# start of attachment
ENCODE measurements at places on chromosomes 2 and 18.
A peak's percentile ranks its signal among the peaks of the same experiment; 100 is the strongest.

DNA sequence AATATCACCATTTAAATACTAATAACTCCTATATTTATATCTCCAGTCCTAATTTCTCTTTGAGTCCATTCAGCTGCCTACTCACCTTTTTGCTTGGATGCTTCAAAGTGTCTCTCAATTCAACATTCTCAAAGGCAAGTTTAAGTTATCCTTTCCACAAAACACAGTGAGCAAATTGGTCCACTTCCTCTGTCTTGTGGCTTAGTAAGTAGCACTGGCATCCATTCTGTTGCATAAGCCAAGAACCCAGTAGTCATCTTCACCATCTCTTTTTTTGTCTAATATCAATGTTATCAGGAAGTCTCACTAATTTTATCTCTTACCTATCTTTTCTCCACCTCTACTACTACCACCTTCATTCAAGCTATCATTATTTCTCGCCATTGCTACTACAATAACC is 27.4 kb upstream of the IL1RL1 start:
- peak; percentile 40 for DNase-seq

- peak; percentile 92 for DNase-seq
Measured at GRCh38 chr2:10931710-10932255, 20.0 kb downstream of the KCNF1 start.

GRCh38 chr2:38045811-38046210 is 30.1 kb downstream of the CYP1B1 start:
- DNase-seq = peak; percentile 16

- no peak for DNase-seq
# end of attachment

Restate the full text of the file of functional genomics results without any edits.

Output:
ENCODE measurements at places on chromosomes 2 and 18.
A peak's percentile ranks its signal among the peaks of the same experiment; 100 is the strongest.

DNA sequence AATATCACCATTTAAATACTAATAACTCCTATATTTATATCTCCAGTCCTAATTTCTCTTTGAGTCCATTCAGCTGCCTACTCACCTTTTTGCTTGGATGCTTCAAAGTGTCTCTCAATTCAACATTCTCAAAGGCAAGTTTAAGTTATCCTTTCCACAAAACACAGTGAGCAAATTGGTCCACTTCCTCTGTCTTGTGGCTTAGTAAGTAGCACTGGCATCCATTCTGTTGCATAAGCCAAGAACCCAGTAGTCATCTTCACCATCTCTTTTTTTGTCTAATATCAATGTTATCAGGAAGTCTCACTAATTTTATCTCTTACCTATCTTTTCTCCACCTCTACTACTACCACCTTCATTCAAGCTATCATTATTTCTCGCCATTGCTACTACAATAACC is 27.4 kb upstream of the IL1RL1 start:
- peak; percentile 40 for DNase-seq

- peak; percentile 92 for DNase-seq
Measured at GRCh38 chr2:10931710-10932255, 20.0 kb downstream of the KCNF1 start.

GRCh38 chr2:38045811-38046210 is 30.1 kb downstream of the CYP1B1 start:
- DNase-seq = peak; percentile 16

- no peak for DNase-seq